A recent federal court decision examined the potential exempt status of entry-level audit associates working for KPMG. In that case, the U.S. Court of Appeals for the Second Circuit found that those employees were exempt under the “professional exemption” even though they performed many routine tasks. Would that decision be the same for all professionals with certain degrees? The answer to that question will depend upon the particular facts of the case.
The Fair Labor Standards Act (FLSA) requires that most employees be paid overtime pay at time and one-half the regular rate of pay for all hours worked over 40 hours in a workweek. However, the FLSA does recognize certain exemptions from this requirement, including the “professional exemption.” To qualify for that exemption, the employee must (1) be compensated on a salary or fee basis at a rate of at least $455 per week; (2) have the primary duty where the performance of work requires advanced knowledge, which includes work requiring the consistent exercise of discretion and judgment; (3) the advanced knowledge must be in a field of science or learning; and (4) the advanced knowledge must be customarily acquired by a prolonged course of specialized intellectual instruction. This exemption is not restricted to the traditional professions of law, medicine, and teaching, but includes professions that have a recognized status and are based on the acquirement of professional knowledge through prolonged study. Generally speaking, these include professions such as nursing, accountancy, engineering, architecture, etc.
In the KPMG case mentioned above, the court relied heavily on the degrees required for the position and found that an entry-level member of a profession is still a professional and may fall under the exemption. The Court found it “hardly surprising” that the audit associates did not make high-level decisions for KPMG’s business, but noted that the professional exemption does not require that the professional reach conclusions that guide or alter the course of business. The critical question, according to the Court, was whether the workers act in a manner that reflects knowledge and requires judgments characteristic of a worker practicing that particular profession.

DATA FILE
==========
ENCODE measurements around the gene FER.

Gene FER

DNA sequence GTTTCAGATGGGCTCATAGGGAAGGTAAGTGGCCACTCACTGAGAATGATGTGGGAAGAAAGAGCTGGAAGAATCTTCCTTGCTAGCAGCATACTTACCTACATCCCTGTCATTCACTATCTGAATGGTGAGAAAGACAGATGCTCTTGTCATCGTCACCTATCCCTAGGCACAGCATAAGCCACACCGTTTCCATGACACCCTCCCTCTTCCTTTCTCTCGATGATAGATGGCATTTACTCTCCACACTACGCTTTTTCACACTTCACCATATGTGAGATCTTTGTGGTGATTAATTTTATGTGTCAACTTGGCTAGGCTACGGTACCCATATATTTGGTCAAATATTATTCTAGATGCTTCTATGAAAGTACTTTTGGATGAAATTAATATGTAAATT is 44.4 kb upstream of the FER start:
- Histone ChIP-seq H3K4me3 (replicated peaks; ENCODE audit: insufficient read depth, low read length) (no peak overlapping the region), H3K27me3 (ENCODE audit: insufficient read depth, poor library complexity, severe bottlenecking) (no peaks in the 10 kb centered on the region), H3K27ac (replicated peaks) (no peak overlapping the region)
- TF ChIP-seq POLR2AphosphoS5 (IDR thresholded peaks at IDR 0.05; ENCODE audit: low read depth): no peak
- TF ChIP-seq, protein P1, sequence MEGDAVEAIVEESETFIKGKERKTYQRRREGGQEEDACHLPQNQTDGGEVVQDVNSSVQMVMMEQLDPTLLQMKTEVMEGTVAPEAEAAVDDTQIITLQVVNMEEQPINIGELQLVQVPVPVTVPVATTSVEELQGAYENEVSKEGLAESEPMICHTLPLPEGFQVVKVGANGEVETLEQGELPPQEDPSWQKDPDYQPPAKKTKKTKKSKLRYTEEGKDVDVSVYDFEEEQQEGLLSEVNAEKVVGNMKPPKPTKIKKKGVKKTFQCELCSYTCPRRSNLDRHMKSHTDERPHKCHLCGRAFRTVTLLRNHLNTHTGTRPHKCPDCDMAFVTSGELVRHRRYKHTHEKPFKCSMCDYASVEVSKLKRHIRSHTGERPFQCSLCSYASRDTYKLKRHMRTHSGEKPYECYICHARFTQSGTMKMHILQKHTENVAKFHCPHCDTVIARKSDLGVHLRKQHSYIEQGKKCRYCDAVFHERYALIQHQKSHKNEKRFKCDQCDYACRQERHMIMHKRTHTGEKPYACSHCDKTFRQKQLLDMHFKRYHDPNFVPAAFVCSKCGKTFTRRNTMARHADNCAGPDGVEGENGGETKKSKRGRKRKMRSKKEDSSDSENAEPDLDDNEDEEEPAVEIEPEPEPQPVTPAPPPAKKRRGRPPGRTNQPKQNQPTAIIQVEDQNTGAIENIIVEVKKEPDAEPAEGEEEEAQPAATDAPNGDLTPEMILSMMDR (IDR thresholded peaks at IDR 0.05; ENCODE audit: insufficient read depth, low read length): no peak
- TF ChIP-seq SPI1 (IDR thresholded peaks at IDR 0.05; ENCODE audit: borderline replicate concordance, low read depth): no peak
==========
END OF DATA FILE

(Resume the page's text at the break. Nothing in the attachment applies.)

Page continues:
A reading of this case indicates that the answer to the question asked in the title of this article is “no.” A degree alone will not make an employee exempt under the professional exemption under wage and hour law. As acknowledged in the KPMG case, the critical question for the professional exemption is whether the employee’s particular position requires duties that are appropriately considered professional for that particular profession, entry-level or otherwise.
If you have a question regarding whether an employee falls into an exemption, it is important to look at the facts of your particular situation and get legal counsel involved if necessary. Remember that even though an employee may not fall under the professional exemption, they may fall under another exemption, such as the executive, administrative, or computer employee exemption.